"Father's Day" is the eighth episode of the first series of the British science fiction television programme Doctor Who, first broadcast on 14 May 2005 on BBC One. It was written by Paul Cornell and directed by Joe Ahearne. It was one of three Doctor Who episodes that year to be nominated for the 2006 Hugo Award for Best Dramatic Presentation, Short Form.
"The Long Game" is the seventh episode of the first series of the British science fiction television programme Doctor Who that was first broadcast on 7 May 2005 on BBC One. It was written by executive producer Russell T Davies and directed by Brian Grant.
National Museum Cardiff is a museum and art gallery in Cardiff, Wales. The museum is part of the wider network of Amgueddfa Cymru – National Museum Wales. Entry is kept free by a grant from the Welsh Government; however, they do ask for donations throughout the museum.
Before the broadcast, media watchdog organisation Mediawatch-uk complained about certain elements of the episode, characterising Van Statten's chaining and invasive scan of the Doctor as a "sado-masochistic" torture scene. Mediawatch also objected to Van Statten's invitation to Adam and Rose to "canoodle or spoon, or whatever you British do" as inappropriate sexual language.
When it was released on DVD, British Board of Film Classification (BBFC) gave the episode a 12 rating, because of the scenes where the Doctor is seen to torture the Dalek.The BBFC stated:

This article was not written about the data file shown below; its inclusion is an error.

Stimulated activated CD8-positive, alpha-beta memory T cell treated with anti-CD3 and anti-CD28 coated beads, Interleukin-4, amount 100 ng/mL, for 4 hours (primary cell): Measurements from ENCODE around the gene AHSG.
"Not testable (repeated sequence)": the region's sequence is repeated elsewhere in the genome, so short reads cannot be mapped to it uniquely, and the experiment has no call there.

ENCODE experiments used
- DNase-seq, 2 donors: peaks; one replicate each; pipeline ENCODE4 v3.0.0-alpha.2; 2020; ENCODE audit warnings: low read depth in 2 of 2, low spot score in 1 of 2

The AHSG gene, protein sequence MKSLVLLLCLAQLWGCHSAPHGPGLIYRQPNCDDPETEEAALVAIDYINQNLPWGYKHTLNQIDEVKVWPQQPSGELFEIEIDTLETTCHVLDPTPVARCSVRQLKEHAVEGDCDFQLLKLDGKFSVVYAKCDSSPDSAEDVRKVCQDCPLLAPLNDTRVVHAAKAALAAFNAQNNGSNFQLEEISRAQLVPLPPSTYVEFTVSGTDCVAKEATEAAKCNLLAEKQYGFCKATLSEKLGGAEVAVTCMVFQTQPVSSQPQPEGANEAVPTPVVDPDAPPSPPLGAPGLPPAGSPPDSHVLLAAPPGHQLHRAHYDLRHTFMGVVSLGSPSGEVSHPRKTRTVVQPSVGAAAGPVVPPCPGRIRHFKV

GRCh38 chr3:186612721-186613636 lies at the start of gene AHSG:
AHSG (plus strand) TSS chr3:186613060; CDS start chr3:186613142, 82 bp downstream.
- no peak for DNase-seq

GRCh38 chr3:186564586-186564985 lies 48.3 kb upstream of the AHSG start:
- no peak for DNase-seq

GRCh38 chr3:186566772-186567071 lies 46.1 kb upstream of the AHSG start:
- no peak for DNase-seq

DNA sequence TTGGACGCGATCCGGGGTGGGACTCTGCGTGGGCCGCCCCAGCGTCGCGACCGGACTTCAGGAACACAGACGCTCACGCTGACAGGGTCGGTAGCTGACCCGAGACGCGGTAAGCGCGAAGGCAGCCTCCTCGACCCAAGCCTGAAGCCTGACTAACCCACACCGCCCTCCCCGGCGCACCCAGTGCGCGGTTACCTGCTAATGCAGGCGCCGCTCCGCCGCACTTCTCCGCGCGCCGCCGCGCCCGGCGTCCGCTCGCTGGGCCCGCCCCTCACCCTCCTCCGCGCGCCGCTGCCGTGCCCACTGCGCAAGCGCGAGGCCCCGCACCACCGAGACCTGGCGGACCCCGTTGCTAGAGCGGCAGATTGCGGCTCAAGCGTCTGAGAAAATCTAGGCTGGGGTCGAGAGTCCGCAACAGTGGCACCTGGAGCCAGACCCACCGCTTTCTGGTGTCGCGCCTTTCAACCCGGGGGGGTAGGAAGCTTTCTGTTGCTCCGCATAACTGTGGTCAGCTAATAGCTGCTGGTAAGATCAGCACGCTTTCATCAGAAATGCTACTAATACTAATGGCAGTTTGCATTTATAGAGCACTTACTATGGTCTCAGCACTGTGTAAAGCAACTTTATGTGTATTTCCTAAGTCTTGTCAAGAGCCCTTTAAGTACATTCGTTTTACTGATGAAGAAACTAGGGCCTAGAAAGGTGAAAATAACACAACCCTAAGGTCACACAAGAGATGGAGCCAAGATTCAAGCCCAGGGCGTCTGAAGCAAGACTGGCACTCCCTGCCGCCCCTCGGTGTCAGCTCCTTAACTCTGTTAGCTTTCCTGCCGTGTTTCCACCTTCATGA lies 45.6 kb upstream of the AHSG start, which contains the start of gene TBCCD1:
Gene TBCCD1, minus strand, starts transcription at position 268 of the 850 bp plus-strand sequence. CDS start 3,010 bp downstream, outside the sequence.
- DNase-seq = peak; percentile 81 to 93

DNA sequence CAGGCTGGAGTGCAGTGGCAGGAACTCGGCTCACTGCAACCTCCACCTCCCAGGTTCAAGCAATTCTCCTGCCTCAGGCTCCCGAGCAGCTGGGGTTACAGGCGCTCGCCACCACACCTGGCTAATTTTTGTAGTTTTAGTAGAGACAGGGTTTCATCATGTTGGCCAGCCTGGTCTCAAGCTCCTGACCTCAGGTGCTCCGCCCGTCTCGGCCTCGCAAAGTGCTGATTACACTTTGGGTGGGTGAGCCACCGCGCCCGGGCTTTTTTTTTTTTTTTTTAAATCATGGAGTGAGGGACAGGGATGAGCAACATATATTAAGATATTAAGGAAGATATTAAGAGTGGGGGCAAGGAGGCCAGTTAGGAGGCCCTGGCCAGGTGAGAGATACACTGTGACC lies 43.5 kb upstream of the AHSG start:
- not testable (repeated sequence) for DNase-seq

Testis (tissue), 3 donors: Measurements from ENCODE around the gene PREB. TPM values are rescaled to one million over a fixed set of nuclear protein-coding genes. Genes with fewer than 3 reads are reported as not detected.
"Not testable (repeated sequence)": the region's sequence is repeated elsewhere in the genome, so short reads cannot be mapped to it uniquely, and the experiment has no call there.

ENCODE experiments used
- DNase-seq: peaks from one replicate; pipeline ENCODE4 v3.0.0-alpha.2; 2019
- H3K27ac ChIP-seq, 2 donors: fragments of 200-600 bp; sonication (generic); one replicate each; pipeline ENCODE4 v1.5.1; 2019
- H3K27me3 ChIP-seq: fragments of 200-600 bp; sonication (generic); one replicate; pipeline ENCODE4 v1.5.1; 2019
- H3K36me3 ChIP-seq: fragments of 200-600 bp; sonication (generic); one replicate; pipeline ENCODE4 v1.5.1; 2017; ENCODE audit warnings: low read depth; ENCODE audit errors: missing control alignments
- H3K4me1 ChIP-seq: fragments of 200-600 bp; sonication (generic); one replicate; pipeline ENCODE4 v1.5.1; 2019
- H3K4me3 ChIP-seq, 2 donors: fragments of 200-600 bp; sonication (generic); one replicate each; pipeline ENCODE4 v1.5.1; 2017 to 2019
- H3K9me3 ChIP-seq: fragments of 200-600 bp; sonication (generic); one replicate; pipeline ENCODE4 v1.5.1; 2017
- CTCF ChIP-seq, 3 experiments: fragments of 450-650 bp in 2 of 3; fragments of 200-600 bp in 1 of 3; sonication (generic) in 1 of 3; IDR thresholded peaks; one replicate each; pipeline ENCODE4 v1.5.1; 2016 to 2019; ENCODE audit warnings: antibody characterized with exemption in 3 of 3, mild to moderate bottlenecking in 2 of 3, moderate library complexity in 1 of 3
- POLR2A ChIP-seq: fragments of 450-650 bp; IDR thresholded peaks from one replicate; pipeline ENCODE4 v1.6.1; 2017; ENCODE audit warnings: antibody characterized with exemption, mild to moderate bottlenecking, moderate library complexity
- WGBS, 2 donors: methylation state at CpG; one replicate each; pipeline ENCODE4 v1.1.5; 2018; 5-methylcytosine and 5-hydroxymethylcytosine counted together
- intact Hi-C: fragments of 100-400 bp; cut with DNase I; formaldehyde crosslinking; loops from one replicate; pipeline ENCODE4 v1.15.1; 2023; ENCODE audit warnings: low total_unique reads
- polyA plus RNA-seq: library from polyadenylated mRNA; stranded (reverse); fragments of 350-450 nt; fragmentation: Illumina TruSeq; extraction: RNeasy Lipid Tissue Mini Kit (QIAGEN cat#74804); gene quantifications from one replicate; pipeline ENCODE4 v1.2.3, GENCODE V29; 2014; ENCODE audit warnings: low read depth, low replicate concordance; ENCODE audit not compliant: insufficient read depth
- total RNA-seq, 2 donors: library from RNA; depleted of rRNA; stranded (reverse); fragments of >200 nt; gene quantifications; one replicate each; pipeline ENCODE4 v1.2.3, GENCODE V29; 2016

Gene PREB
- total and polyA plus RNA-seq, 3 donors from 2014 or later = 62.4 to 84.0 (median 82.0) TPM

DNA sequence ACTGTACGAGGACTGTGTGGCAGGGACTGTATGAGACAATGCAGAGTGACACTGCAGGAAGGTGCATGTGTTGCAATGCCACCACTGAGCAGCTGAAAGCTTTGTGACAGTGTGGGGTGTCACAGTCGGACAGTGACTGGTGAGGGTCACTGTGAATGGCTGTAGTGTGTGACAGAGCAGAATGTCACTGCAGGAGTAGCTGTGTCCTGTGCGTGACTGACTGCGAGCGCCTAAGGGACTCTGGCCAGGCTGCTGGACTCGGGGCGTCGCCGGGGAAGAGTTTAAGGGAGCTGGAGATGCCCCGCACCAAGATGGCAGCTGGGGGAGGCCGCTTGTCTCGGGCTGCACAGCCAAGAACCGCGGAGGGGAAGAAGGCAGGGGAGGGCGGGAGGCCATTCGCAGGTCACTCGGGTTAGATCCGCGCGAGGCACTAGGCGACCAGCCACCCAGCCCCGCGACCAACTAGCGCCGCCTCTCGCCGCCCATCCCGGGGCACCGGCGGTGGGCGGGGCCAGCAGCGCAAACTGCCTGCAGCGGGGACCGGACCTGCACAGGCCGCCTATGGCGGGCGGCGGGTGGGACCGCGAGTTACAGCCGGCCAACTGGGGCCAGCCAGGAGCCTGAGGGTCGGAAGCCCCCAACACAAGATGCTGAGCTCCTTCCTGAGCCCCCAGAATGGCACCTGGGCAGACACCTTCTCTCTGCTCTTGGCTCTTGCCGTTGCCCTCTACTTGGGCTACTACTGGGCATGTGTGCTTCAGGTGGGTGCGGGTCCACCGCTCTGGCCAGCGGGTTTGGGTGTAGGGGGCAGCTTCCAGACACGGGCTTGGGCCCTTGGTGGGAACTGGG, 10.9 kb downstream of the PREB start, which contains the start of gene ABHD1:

"We are concerned about role models for children using the sort of tactics that Doctor Who used against the Dalek. If that was transferred into the playground it would be something we would want to tackle."
Reception to the episode was positive. The episode's overnight ratings was 7.73 million viewers, 46% of the audience share, a figure that was finalised to 8.64 million viewers.The Times stated that the episode was an "unqualified triumph". The Guardian commented that "Shearman's script bamboozles expectations", and the episode "should hopefully show 2005's kids what was always so wonderful about the iconic tin-rotters.". The London Evening Standard found the lack of surprise (namely, calling the episode "Dalek") the only disappointment, and Daily Mirror simply stated that "for 30 pant-shittingly wonderful minutes, BBC1's new Doctor Who was the best thing on telly. Ever." In 2010 Den of Geek placed the episode as number 2 in their list of the Top 10 Dalek stories.